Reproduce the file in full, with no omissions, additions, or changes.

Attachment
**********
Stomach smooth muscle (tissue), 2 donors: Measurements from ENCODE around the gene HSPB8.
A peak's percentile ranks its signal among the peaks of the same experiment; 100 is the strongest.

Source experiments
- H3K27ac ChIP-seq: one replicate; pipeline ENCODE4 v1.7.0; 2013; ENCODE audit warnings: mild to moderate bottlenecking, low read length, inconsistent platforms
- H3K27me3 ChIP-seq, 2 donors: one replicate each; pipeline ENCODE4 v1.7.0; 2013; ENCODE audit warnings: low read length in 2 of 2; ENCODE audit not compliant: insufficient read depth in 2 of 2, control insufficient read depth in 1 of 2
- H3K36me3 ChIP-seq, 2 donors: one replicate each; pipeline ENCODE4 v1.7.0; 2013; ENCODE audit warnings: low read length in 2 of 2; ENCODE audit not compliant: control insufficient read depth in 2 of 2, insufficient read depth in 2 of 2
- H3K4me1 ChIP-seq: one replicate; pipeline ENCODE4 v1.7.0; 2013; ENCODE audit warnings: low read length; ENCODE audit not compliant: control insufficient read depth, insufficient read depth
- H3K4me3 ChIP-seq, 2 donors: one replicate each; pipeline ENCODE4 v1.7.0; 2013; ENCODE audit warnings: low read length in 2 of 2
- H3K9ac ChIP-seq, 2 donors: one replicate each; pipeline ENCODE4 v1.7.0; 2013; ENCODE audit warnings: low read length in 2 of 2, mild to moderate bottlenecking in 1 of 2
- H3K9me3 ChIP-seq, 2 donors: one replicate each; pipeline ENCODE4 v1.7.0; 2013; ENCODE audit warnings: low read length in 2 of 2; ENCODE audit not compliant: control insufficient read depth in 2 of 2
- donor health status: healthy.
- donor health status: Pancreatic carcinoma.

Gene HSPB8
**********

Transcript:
Stomach smooth muscle (tissue), 2 donors: Measurements from ENCODE around the gene HSPB8.
A peak's percentile ranks its signal among the peaks of the same experiment; 100 is the strongest.

Source experiments
- H3K27ac ChIP-seq: one replicate; pipeline ENCODE4 v1.7.0; 2013; ENCODE audit warnings: mild to moderate bottlenecking, low read length, inconsistent platforms
- H3K27me3 ChIP-seq, 2 donors: one replicate each; pipeline ENCODE4 v1.7.0; 2013; ENCODE audit warnings: low read length in 2 of 2; ENCODE audit not compliant: insufficient read depth in 2 of 2, control insufficient read depth in 1 of 2
- H3K36me3 ChIP-seq, 2 donors: one replicate each; pipeline ENCODE4 v1.7.0; 2013; ENCODE audit warnings: low read length in 2 of 2; ENCODE audit not compliant: control insufficient read depth in 2 of 2, insufficient read depth in 2 of 2
- H3K4me1 ChIP-seq: one replicate; pipeline ENCODE4 v1.7.0; 2013; ENCODE audit warnings: low read length; ENCODE audit not compliant: control insufficient read depth, insufficient read depth
- H3K4me3 ChIP-seq, 2 donors: one replicate each; pipeline ENCODE4 v1.7.0; 2013; ENCODE audit warnings: low read length in 2 of 2
- H3K9ac ChIP-seq, 2 donors: one replicate each; pipeline ENCODE4 v1.7.0; 2013; ENCODE audit warnings: low read length in 2 of 2, mild to moderate bottlenecking in 1 of 2
- H3K9me3 ChIP-seq, 2 donors: one replicate each; pipeline ENCODE4 v1.7.0; 2013; ENCODE audit warnings: low read length in 2 of 2; ENCODE audit not compliant: control insufficient read depth in 2 of 2
- donor health status: healthy.
- donor health status: Pancreatic carcinoma.

Gene HSPB8